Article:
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The impact of sexual assault on the romantic relationships of female survivors: reflections from mental health professionals Open Access

Descriptions

Other title
Subject/Keyword
Generic qualitative study
Romantic relationships
Sexual assault
Type of item
Thesis
Degree grantor
University of Alberta
Author or creator
Lauridsen, Erica
Supervisor and department
Everall, Robin (Educational Psychology)
Examining committee member and department
Yohani, Sophie (Educational Psychology)
Wallace, Janice (Educational Policy Studies)
Department
Department of Educational Psychology
Specialization

Date accepted
2010-09-22T20:26:32Z
Graduation date
2010-11
Degree
Master of Education
Degree level
Master's
Abstract
The purpose of the present study was to examine the perceptions of mental health professionals regarding the impact of female sexual assault on heterosexual romantic relationships. Specifically, the implications of non-partner sexual assault were investigated. A qualitative approach was selected in order to examine this topic. Data was generated through semi-structured interviews with five mental health professionals and subsequently analyzed using a thematic analysis approach offered by Braun and Clarke (2006). Four broad themes materialized from this analysis to effectively capture the data, including: a) implications of individual processing, b) significant relationship changes, c) response to external variables, and d) pre-assault functioning affects post-assault response. The resultant implications of these findings are discussed in light of relevant research. Practice implications and future research directions are also highlighted.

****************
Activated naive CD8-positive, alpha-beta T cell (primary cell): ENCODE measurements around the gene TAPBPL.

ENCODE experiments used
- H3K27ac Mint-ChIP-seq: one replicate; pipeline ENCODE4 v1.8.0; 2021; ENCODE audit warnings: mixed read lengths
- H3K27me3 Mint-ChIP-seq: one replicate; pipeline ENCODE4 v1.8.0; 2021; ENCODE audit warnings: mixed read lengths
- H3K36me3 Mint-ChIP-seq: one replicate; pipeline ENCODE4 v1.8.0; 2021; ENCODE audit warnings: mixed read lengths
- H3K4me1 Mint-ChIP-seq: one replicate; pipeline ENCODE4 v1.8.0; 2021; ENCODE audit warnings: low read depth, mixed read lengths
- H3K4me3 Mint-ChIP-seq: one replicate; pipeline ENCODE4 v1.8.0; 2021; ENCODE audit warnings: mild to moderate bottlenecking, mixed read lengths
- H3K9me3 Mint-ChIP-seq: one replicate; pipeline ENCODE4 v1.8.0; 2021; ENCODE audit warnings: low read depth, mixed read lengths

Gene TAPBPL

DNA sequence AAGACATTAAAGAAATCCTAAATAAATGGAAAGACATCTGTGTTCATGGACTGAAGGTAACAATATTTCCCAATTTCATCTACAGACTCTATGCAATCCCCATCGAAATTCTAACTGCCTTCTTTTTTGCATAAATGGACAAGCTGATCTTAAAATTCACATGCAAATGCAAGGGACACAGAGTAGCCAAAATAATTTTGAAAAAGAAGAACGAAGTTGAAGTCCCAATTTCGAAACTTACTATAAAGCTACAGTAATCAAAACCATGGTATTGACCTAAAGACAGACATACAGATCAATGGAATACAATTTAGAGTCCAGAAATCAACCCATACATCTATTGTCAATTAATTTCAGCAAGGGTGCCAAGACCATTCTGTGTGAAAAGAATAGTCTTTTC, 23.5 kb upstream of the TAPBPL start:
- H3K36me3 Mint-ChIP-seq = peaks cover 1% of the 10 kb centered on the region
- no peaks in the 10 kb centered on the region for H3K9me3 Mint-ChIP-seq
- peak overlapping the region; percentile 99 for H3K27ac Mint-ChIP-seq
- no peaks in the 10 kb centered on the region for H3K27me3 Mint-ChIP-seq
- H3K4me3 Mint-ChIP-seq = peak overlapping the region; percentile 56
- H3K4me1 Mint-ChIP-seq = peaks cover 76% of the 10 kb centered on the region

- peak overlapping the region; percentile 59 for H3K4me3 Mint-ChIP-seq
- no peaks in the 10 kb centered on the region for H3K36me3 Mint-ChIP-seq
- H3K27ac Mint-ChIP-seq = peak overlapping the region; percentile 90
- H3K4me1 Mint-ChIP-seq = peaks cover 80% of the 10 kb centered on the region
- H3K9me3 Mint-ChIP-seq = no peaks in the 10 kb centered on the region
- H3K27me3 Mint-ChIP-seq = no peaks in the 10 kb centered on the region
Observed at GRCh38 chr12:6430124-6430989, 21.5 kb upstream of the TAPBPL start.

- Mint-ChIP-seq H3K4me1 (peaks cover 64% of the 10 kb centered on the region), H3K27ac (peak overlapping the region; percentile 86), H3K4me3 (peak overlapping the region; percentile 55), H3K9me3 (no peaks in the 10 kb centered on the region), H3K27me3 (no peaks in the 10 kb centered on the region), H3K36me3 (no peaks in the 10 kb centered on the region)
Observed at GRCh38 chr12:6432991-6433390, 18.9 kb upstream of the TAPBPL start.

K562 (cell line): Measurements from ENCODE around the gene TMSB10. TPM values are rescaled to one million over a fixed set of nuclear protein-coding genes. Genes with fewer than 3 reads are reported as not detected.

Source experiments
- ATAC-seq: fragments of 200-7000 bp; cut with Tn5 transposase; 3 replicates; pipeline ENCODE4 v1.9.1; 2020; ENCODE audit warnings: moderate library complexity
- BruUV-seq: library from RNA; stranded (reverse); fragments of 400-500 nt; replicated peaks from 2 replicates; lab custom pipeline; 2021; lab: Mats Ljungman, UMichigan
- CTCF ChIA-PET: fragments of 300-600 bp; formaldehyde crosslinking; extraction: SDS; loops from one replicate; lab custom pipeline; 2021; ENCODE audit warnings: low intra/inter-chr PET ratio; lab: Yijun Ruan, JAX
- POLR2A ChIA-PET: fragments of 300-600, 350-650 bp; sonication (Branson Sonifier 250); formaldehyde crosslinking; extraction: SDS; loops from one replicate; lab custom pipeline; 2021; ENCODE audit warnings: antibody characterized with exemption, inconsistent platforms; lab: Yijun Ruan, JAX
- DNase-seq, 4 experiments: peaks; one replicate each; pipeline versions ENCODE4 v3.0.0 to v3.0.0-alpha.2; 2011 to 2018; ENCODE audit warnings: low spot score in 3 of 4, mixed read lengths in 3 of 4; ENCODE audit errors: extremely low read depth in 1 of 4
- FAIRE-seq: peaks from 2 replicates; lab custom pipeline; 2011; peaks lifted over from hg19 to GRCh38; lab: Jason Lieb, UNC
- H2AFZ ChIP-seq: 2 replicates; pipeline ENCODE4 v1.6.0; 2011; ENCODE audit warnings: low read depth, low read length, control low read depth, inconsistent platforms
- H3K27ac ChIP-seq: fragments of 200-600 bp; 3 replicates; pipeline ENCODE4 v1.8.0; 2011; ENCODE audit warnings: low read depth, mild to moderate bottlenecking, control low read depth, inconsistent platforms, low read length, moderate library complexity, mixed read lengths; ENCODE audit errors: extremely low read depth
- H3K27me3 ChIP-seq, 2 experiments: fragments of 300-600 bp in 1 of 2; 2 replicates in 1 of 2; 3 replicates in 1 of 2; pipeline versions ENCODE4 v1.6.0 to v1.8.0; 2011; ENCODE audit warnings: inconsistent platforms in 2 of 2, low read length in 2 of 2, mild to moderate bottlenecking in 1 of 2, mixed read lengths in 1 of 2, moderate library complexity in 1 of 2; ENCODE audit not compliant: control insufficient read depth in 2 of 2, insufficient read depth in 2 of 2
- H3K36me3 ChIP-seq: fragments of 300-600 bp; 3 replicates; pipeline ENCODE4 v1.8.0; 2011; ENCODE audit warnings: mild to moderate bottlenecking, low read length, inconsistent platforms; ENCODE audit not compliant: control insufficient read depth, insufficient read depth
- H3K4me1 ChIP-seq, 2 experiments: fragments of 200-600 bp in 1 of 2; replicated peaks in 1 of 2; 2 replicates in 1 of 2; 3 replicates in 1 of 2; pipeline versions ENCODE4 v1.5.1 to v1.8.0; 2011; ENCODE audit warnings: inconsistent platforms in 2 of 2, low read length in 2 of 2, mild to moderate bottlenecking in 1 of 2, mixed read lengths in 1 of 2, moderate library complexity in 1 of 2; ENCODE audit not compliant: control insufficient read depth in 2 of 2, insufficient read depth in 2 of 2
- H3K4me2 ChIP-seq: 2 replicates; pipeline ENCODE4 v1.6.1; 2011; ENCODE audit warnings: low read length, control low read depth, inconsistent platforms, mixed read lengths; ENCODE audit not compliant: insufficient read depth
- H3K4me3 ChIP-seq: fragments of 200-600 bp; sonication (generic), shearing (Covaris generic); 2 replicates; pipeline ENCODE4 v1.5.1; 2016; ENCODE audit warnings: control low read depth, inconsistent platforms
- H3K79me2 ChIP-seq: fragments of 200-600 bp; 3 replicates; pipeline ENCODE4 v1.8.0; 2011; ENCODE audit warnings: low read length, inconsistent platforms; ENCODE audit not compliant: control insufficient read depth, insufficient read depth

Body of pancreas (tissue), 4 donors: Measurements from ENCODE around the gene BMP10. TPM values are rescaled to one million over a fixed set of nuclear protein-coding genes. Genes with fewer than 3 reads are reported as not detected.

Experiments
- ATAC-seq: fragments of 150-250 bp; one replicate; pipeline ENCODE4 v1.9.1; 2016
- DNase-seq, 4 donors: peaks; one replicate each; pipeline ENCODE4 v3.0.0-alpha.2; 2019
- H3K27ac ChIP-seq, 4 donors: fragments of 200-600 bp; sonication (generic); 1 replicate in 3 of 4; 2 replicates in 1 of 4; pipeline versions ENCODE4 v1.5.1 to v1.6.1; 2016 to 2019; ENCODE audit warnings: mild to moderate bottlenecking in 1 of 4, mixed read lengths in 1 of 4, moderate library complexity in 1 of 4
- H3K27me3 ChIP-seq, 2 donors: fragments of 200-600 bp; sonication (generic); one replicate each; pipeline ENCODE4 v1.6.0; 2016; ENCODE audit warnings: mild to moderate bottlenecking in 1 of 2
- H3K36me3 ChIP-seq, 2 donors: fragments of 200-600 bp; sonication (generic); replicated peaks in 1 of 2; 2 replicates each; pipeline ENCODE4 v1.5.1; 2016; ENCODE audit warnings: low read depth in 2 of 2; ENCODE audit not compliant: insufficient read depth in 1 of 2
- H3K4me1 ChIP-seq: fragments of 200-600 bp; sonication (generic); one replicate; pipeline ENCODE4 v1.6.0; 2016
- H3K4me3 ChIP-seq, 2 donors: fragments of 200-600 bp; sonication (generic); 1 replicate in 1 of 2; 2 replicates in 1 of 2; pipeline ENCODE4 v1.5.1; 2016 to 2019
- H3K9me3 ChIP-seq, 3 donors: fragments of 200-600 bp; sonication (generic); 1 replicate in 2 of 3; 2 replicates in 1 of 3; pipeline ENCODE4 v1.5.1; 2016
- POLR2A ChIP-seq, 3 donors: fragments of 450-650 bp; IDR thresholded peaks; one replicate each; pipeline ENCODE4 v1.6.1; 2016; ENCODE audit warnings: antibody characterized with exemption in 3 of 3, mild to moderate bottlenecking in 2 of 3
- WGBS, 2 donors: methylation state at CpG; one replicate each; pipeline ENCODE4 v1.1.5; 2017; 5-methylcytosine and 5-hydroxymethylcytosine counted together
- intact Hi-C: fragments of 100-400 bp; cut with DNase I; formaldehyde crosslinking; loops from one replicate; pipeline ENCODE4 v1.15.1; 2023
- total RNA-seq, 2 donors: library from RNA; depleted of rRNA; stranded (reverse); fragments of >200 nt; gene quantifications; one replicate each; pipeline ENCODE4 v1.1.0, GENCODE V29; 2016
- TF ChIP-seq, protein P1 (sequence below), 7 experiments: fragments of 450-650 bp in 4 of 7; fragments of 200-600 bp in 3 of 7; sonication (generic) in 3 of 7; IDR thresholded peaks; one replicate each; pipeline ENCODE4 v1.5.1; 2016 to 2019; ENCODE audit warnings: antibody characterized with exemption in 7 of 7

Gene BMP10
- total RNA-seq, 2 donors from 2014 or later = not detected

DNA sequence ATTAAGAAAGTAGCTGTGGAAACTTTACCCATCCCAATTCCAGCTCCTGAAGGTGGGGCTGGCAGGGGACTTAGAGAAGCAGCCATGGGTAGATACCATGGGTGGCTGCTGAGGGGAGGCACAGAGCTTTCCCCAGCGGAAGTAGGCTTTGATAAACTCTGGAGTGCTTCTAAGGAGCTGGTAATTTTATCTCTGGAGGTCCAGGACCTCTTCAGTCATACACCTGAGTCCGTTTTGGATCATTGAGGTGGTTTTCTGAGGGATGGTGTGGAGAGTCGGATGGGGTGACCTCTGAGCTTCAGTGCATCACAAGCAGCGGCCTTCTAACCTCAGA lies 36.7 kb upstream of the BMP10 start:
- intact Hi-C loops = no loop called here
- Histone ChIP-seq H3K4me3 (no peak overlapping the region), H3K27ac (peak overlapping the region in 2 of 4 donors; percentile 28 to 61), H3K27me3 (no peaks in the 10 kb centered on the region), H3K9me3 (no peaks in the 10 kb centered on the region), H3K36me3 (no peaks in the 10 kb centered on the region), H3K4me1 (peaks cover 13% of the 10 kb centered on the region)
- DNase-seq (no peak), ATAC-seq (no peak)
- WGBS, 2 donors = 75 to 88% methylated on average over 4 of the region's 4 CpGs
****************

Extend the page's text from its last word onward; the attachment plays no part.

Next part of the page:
Language
English
Rights
License granted by Erica Lauridsen (lauridse@ualberta.ca) on 2010-09-20T18:18:53Z (GMT): Permission is hereby granted to the University of Alberta Libraries to reproduce single copies of this thesis and to lend or sell such copies for private, scholarly or scientific research purposes only. Where the thesis is converted to, or otherwise made available in digital form, the University of Alberta will advise potential users of the thesis of the above terms. The author reserves all other publication and other rights in association with the copyright in the thesis, and except as herein provided, neither the thesis nor any substantial portion thereof may be printed or otherwise reproduced in any material form whatsoever without the author's prior written permission.
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